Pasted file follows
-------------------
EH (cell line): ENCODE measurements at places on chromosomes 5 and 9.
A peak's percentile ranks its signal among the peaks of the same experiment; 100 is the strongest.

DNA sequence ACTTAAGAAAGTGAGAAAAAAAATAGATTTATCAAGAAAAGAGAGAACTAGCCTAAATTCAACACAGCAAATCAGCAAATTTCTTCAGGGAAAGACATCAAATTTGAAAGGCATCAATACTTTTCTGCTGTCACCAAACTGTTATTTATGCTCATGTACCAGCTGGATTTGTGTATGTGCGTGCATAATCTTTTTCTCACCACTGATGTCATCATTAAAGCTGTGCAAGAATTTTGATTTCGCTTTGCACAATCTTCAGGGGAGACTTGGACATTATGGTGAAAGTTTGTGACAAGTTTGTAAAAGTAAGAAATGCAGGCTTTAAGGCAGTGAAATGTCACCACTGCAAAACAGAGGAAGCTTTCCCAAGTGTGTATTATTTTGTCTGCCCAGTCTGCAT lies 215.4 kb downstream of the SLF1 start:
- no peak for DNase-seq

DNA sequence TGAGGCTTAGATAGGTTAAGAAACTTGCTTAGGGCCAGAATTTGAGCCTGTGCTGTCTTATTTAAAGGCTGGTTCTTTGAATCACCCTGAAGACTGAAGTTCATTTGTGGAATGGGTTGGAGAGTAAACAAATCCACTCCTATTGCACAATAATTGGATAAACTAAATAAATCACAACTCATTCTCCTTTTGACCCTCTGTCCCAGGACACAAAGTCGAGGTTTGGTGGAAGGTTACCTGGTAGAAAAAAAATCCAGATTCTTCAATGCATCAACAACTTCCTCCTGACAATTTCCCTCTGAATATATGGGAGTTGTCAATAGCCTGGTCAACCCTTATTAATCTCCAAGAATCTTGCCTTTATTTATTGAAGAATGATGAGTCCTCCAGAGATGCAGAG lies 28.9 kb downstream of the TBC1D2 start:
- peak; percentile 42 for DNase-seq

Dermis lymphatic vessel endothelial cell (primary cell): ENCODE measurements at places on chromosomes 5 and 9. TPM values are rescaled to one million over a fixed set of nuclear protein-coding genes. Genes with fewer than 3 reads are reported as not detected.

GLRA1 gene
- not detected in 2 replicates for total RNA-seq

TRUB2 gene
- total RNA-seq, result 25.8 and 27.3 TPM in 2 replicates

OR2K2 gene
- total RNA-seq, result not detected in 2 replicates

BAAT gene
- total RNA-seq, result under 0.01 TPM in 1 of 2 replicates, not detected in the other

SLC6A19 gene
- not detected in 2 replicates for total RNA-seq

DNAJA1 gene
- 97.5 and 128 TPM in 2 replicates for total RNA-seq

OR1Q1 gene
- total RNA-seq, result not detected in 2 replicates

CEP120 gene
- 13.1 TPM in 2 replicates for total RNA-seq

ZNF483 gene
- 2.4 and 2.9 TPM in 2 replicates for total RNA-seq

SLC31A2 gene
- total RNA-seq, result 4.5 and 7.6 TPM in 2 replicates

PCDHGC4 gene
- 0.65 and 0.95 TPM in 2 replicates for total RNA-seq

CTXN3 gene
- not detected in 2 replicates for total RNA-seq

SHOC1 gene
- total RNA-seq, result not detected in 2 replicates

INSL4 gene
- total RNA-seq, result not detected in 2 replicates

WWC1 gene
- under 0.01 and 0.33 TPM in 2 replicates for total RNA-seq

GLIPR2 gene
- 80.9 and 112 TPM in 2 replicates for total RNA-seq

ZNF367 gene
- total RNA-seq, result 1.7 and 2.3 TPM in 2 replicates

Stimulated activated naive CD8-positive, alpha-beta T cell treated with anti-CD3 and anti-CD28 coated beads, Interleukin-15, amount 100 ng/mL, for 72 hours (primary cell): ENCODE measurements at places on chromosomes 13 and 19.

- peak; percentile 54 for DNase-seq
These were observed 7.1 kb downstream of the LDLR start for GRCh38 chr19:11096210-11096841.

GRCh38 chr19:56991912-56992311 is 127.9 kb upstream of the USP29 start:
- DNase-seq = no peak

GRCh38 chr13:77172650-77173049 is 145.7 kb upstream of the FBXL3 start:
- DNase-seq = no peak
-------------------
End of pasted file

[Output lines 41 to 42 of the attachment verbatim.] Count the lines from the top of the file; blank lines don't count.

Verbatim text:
- total RNA-seq, result 1.7 and 2.3 TPM in 2 replicates

Stimulated activated naive CD8-positive, alpha-beta T cell treated with anti-CD3 and anti-CD28 coated beads, Interleukin-15, amount 100 ng/mL, for 72 hours (primary cell): ENCODE measurements at places on chromosomes 13 and 19.